You can have your sleep patterns evaluated at a sleep clinic and they can advise you as to whether you suffer from OSA or not. From there, the severity of your sleep apnea will determine management.
Mild to moderate apnea cases may benefit from Oral Appliances, myofunctional exercises and other lifestyle changes. More severe cases of apnea are often treated with a CPAP machine.
Oftentimes, patients who receive treatment to alleviate their apnea will decrease tooth grinding (or stop altogether). Treatment will also help them to stop mouth breathing, a habit that can negatively affect the bacteria balance in the mouth leading to serious dental health consequences.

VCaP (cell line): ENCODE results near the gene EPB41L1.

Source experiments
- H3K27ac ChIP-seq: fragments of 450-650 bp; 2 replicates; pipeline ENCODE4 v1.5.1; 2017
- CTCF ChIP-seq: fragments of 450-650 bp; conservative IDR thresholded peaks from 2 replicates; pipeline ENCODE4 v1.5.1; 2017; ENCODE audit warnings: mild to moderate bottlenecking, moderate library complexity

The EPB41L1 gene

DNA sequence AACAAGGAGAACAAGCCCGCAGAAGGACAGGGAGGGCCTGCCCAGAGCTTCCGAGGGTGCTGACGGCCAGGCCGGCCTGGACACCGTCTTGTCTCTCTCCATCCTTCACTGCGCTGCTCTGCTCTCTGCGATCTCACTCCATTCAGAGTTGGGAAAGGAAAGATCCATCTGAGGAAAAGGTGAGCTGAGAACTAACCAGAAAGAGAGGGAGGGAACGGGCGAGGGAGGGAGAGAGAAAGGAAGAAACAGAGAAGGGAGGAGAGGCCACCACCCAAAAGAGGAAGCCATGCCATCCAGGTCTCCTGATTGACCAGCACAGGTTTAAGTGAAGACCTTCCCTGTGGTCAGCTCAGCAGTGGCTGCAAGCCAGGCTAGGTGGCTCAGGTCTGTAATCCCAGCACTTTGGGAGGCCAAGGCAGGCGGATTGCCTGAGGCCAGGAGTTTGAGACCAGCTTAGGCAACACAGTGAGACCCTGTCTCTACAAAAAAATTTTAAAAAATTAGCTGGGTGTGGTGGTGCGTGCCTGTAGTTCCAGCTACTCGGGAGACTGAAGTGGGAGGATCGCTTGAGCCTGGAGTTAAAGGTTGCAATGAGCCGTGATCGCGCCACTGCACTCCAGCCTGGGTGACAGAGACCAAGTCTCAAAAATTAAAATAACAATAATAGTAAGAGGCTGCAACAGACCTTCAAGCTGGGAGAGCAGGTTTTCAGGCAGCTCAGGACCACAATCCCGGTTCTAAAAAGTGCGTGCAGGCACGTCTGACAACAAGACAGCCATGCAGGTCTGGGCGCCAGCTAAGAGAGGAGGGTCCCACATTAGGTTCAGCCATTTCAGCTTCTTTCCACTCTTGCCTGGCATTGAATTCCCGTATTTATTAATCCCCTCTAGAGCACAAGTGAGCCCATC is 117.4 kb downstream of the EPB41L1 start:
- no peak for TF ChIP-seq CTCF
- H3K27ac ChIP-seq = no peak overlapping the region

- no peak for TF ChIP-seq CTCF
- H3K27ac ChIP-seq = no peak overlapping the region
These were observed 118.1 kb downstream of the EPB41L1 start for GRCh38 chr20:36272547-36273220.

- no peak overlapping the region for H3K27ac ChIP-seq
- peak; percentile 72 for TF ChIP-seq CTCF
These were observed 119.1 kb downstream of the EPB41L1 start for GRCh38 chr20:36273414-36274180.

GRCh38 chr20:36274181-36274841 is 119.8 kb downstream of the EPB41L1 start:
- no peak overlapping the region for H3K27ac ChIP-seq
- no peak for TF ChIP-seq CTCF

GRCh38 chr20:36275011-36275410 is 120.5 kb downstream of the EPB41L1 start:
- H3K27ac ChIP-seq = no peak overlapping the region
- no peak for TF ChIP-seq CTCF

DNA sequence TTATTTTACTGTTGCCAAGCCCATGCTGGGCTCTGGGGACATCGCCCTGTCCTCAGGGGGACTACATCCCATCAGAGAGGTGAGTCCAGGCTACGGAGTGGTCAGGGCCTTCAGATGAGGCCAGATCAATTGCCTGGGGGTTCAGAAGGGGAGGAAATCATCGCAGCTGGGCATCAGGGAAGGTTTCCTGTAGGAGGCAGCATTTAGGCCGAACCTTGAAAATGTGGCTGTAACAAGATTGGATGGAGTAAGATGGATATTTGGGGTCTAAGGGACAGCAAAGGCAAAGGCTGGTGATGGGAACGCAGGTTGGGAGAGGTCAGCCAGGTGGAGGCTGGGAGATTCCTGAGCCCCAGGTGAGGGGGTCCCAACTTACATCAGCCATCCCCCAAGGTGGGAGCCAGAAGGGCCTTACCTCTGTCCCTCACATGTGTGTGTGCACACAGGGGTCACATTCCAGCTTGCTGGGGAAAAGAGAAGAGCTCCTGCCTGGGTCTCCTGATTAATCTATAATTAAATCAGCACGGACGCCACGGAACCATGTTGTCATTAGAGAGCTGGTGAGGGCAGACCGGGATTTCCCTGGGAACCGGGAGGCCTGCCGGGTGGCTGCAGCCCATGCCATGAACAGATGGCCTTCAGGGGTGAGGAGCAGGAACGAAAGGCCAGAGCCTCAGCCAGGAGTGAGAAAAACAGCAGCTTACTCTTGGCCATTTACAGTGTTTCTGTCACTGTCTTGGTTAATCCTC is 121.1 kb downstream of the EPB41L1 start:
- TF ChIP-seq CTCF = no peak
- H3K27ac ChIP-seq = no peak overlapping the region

Ultimately, catching sleep apnea early and seeking treatment can help to reduce the risk of negative health consequences and ensure you're getting the rest your body needs on a daily basis. Proper assessment and treatment can improve your mental state and potentially add years to your life!
Thanks for reading,
Our Dentist Office in Kitchener is conveniently located Downtown. We are a short drive away for families in Waterloo, Breslau & St. Jacobs. Our central location means we truly offer family dentistry near you!
This article is not intended to be a substitute for professional advice, diagnosis, or treatment. Accordingly, always seek the advice of your Dentist or other healthcare providers regarding a dental condition or treatment.